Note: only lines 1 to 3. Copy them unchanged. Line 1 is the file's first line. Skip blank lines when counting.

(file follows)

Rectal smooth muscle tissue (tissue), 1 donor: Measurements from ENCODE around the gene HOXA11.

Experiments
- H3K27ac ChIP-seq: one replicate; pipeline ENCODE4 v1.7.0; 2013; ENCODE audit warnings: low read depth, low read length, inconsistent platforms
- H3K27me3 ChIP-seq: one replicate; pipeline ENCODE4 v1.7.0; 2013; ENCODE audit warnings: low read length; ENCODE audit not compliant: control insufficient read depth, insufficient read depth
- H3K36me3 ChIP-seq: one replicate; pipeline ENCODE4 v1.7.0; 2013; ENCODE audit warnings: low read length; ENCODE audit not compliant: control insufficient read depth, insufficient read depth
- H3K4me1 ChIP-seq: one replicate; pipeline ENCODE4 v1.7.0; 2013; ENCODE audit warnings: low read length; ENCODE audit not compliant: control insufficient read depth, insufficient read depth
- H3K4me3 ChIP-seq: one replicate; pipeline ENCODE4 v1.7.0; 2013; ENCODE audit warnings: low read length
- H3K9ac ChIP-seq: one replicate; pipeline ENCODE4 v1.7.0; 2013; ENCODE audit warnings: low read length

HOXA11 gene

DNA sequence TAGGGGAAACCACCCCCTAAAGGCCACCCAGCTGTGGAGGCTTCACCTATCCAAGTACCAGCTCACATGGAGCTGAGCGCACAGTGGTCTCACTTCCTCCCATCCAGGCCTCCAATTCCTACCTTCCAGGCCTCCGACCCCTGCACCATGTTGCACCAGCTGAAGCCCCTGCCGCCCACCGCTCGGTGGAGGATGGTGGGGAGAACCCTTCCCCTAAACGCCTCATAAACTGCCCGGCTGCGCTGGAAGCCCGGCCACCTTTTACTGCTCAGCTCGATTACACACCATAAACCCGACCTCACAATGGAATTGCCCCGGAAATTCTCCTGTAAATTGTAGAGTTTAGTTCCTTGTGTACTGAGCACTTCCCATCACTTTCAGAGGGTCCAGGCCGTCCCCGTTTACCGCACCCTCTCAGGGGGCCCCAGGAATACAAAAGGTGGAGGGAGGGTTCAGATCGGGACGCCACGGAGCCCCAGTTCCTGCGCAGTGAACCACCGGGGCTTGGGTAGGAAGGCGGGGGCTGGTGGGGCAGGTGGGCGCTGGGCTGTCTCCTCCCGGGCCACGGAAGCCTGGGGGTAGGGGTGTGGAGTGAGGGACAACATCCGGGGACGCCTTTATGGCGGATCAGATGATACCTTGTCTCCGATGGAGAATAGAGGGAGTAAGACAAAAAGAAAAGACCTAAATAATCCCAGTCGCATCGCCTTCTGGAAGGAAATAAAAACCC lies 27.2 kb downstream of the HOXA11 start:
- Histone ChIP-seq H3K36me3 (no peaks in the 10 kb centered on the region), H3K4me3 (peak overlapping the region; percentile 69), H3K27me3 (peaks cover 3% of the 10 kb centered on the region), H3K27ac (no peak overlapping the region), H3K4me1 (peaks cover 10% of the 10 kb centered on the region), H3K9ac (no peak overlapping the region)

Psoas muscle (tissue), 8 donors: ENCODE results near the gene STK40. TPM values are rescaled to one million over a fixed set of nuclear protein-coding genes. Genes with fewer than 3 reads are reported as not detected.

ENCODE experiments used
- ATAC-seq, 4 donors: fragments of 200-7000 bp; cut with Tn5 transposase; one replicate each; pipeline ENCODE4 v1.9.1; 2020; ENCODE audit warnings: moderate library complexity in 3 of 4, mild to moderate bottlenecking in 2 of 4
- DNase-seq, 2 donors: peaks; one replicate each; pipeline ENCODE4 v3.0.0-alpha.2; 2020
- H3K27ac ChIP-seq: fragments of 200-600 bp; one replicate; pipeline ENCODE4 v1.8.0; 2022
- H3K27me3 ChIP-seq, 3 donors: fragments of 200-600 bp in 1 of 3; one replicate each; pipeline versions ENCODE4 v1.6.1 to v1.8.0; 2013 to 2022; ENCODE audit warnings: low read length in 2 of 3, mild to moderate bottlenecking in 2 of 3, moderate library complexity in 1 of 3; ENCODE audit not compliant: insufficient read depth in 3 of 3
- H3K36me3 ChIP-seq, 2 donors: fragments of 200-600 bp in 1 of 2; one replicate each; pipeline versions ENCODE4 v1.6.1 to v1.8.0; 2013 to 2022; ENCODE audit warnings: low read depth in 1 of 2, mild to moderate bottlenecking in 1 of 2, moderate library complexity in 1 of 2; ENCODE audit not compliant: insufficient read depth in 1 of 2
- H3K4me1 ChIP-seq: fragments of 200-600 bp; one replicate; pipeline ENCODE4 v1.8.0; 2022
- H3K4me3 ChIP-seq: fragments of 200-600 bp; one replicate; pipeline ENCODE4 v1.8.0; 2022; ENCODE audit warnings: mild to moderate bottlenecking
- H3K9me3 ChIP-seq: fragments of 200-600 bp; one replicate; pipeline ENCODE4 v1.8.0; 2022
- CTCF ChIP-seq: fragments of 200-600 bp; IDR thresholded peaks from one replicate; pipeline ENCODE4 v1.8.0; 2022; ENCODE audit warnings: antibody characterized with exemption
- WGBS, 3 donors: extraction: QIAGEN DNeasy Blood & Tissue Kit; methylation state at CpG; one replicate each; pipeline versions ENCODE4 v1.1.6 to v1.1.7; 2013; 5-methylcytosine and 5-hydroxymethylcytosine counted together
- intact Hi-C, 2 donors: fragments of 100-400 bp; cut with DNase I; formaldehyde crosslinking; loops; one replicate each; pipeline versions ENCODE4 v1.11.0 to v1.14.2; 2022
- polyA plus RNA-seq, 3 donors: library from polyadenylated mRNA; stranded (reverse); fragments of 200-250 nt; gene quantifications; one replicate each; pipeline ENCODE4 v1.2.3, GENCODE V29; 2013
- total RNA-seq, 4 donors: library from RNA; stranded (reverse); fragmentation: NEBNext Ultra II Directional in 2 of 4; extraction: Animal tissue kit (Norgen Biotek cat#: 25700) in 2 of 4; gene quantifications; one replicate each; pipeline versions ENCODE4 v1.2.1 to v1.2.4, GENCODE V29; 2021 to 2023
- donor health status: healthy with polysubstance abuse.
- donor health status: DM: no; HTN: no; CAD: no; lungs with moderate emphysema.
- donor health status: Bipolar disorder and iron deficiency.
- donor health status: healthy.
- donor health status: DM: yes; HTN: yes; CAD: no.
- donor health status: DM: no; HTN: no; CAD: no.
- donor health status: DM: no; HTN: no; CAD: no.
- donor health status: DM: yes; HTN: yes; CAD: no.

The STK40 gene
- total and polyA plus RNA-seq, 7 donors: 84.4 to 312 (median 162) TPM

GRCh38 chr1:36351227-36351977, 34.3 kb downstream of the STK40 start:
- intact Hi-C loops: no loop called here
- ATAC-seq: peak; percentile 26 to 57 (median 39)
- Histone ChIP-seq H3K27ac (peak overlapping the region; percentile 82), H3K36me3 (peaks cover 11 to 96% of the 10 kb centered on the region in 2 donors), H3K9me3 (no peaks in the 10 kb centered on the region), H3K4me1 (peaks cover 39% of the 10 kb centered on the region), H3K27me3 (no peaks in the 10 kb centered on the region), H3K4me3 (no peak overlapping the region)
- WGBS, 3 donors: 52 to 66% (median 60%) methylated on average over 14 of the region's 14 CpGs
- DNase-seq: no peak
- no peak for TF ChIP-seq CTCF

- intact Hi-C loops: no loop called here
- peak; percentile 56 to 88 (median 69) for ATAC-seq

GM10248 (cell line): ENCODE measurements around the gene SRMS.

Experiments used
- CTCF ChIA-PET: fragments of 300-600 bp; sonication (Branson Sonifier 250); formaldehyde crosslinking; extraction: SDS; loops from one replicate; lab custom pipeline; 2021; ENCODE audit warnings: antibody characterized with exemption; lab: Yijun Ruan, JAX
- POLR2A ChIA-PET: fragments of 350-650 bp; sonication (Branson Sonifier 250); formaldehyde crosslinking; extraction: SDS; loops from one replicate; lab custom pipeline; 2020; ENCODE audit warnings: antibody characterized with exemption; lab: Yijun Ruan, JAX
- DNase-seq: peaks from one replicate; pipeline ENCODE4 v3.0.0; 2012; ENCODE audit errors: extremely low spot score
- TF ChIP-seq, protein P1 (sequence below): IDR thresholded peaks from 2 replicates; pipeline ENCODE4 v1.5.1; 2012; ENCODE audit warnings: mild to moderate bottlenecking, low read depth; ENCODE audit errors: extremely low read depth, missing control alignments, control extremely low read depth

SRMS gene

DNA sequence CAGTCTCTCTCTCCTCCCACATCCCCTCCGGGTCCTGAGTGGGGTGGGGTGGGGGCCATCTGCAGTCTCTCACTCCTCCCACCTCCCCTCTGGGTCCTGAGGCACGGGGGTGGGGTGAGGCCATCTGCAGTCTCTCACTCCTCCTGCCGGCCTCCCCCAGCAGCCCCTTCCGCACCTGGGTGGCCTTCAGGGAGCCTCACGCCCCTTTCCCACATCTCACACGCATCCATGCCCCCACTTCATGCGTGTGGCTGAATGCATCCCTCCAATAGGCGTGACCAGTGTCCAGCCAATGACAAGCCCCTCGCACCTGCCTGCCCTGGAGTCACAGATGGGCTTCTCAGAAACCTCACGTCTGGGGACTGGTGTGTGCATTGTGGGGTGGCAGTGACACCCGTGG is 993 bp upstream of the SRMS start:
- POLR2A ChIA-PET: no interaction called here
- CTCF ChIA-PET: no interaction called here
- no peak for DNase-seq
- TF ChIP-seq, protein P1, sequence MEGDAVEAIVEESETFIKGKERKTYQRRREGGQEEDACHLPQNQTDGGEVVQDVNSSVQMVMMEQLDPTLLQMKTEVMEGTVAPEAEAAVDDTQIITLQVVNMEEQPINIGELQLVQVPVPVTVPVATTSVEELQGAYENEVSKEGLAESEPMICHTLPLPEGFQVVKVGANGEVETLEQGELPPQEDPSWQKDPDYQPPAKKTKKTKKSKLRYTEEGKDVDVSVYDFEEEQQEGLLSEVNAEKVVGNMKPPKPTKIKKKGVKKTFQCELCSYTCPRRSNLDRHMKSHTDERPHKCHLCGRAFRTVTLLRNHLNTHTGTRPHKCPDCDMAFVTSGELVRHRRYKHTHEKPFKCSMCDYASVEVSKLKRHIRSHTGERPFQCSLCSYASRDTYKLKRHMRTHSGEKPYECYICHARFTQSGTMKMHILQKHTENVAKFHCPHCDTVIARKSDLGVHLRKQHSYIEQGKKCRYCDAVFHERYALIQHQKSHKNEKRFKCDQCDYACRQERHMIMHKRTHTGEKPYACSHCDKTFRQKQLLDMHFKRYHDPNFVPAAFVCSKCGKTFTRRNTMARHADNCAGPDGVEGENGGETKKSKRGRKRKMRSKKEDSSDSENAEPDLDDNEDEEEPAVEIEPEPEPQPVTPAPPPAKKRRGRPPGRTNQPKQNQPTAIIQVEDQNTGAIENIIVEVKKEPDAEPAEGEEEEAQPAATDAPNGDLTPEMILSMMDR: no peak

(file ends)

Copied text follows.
Rectal smooth muscle tissue (tissue), 1 donor: Measurements from ENCODE around the gene HOXA11.

Experiments
- H3K27ac ChIP-seq: one replicate; pipeline ENCODE4 v1.7.0; 2013; ENCODE audit warnings: low read depth, low read length, inconsistent platforms